Forging Ties with Chile

In South America, students are finding new opportunities for global business experience

written by TAMAR LADDY


In a climate where emerging markets are a top priority for global businesses, one market has surfaced as the front-runner for foreign investment and trade: Chile.

The World Economic Forum currently ranks the country first in Latin America on its Global Competitiveness Index, while the World Bank's ease of doing business index places Chile at number one among Latin American and Caribbean economies. 

Expansive Market: The opening video captures a time-lapse of Santiago at night. Chile is highly ranked as a business-friendly environment.

"Chile is known for its business-friendly environment and its transparency, two key elements for successfully entering a market," says Alejandro Wolff ('78), United States Ambassador to Chile. "Because of this stable economic and business environment, foreign direct investors look at Chile not only for its local market, but also to develop a base to cover other growing economies in the region."

Elevating business Santiago's most iconic feature is the dramatic high-mountain backdrop, hovering over the city's old colonial architecture and its gleaming new downtown skyscrapers.

Chile and California have a long-standing relationship that dates back to the early 1960s, when the Kennedy Administration encouraged bilateral ties with Latin American countries. And since 2008, the Chilean and California governments have collaborated on "The Chile-California Plan: A Strategic Association for the 21st Century," which includes a wide range of objectives, such as developing human capital through academic exchanges and institutional partnerships; promoting research, development and innovation; and increasing trade and business opportunities.

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Ambassador Wolff notes that Chile and California share much in common, including a Spanish colonial history, thriving wine industries, regular seismic activity and energy and water challenges. "These similarities provide a common foundation for discussions, and an immediate sense of familiarity which helps business, education, scientific and other relationships flourish."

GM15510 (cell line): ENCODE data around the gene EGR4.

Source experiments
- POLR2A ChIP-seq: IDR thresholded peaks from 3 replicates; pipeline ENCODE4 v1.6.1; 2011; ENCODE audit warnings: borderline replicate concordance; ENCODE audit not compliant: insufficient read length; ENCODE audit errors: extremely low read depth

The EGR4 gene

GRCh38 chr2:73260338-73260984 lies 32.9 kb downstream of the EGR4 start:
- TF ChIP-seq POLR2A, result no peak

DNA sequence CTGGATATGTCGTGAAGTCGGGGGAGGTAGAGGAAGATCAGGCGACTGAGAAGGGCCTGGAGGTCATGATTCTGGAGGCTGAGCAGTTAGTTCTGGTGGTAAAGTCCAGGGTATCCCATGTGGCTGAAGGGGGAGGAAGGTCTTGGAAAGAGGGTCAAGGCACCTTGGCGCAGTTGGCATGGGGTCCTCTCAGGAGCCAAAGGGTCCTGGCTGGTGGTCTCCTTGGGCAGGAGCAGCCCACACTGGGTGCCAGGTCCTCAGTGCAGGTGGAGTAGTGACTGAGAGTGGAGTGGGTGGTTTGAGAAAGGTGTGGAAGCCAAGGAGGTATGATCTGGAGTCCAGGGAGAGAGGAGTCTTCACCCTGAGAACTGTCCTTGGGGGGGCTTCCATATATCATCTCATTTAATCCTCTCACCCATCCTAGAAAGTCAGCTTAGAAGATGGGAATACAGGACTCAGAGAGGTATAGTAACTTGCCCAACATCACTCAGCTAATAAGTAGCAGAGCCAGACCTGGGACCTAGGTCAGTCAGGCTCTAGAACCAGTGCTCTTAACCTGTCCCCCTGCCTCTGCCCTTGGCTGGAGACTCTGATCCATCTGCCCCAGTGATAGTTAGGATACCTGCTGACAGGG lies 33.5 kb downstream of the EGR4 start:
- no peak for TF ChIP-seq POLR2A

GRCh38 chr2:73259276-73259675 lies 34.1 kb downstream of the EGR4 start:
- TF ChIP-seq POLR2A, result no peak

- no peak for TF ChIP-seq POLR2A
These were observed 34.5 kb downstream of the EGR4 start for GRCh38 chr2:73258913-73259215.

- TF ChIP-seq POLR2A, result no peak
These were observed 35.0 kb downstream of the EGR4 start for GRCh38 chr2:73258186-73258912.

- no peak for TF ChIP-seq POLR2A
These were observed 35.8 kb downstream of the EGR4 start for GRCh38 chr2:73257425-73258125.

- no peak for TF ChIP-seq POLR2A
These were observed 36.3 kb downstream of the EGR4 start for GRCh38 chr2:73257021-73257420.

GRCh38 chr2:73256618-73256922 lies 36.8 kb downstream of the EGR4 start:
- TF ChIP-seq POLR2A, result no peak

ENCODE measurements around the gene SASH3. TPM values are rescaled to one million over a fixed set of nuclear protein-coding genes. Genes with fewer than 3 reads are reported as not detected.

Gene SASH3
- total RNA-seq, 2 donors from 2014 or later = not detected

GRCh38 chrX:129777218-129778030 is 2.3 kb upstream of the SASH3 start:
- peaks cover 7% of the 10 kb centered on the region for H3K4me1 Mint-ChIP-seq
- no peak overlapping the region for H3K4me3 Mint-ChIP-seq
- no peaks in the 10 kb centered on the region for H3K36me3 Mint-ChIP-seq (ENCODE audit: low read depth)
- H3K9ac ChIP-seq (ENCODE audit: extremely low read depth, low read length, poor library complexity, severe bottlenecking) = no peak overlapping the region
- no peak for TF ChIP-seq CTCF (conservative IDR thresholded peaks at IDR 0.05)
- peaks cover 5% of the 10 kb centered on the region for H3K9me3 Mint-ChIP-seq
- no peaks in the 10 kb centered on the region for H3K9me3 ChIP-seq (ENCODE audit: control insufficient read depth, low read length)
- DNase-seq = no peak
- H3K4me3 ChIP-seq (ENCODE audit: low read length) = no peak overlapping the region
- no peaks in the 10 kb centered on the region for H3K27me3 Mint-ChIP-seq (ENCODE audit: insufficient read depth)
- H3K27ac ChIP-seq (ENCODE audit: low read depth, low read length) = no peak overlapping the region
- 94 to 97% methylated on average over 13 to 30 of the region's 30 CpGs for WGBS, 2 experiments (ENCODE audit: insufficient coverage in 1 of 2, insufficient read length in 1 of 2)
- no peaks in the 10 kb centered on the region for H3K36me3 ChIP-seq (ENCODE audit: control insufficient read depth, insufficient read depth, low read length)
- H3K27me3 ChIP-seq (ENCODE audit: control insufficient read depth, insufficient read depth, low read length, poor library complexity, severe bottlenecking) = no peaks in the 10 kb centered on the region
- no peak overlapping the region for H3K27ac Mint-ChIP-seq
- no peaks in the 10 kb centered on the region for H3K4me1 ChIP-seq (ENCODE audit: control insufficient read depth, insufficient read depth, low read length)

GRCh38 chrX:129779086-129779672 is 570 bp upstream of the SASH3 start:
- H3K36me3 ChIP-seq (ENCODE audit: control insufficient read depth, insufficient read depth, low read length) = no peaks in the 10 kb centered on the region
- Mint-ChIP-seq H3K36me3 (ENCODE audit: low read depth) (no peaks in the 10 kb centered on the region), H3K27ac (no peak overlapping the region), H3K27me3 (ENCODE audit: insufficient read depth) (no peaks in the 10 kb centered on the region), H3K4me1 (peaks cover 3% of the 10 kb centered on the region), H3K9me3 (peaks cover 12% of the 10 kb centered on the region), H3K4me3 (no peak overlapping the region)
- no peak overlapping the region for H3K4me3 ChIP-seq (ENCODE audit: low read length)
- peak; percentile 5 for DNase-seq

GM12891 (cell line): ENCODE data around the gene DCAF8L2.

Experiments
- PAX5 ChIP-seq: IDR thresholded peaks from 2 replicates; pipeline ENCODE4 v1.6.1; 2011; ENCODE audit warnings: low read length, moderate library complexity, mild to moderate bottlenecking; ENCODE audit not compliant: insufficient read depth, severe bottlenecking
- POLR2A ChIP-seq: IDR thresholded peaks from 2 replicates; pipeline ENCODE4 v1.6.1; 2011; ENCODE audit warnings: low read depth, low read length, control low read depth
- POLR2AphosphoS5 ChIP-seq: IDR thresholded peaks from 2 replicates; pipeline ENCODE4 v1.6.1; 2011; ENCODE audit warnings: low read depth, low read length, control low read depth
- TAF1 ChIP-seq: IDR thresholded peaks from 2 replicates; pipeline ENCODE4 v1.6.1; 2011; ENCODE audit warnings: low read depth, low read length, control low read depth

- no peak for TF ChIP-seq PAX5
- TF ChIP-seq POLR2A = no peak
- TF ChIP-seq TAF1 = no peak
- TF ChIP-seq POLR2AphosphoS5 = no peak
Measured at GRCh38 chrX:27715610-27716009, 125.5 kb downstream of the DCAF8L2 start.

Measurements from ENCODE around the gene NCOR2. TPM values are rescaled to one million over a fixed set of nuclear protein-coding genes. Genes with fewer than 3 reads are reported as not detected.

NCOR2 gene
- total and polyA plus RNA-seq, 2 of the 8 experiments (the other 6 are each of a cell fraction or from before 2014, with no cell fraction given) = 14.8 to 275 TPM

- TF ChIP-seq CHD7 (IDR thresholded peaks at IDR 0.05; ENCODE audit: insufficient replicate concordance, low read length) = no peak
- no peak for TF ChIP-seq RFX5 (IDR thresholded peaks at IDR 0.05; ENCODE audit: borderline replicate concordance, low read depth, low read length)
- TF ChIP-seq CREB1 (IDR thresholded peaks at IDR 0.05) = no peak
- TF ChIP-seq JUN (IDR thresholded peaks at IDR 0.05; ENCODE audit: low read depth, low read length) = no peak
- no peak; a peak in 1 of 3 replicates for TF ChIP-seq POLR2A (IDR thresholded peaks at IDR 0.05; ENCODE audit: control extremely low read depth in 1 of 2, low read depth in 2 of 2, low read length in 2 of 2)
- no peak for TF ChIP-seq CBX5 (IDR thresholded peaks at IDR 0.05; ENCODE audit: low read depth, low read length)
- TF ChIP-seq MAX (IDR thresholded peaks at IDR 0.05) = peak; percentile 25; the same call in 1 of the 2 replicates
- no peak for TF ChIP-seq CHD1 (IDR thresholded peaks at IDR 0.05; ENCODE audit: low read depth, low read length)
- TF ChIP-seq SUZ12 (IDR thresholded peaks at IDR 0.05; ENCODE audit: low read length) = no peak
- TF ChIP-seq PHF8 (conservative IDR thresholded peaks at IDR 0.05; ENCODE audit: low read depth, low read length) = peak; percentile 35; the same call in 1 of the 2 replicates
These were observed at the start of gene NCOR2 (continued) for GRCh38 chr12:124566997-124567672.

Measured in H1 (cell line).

In addition to wide-ranging partnerships with California-based businesses and universities, the Chilean government is actively seeking to lure international entrepreneurs to Santiago with offers of early-stage funding and hassle-free visas. Since its debut in 2010, the government-backed Start-Up Chile has awarded nearly 500 grants of $40K apiece to entrepreneurs willing to bootstrap their businesses in Chile.

Noah Ornstein (JD/MBA '12), who participated in Start-Up Chile while enrolled at UCLA Anderson, used the seed money to launch El Teatro, a theatrical film distribution company. Ornstein was already targeting Latin America as a potential market for his venture, whose goal is twofold: to give local theater owners the flexibility to program films based on regional preferences, and to enhance the movie-going experience with interactive technologies, such as apps that play alongside films.

In order to participate in Start-Up Chile, each company's founder must spend six months on the ground in Santiago. Aside from that, there is no obligation to maintain a presence in Chile beyond the half-year mark, and likewise no obligation to hire from the Chilean talent pool. This begs the question: Why invest in companies that may jump ship?

The answer lies in the program's mission: to foster a culture of entrepreneurship in Chile, thereby transforming the country into the premiere Latin American hub for innovation.

"We encourage entrepreneurs to come to Chile because we believe they can share their knowledge, mindset and contacts with Chilean entrepreneurs," says Start-Up Chile's Executive Director, Horacio Melo. "We need them to come here and help us with the cultural changes we want to take place in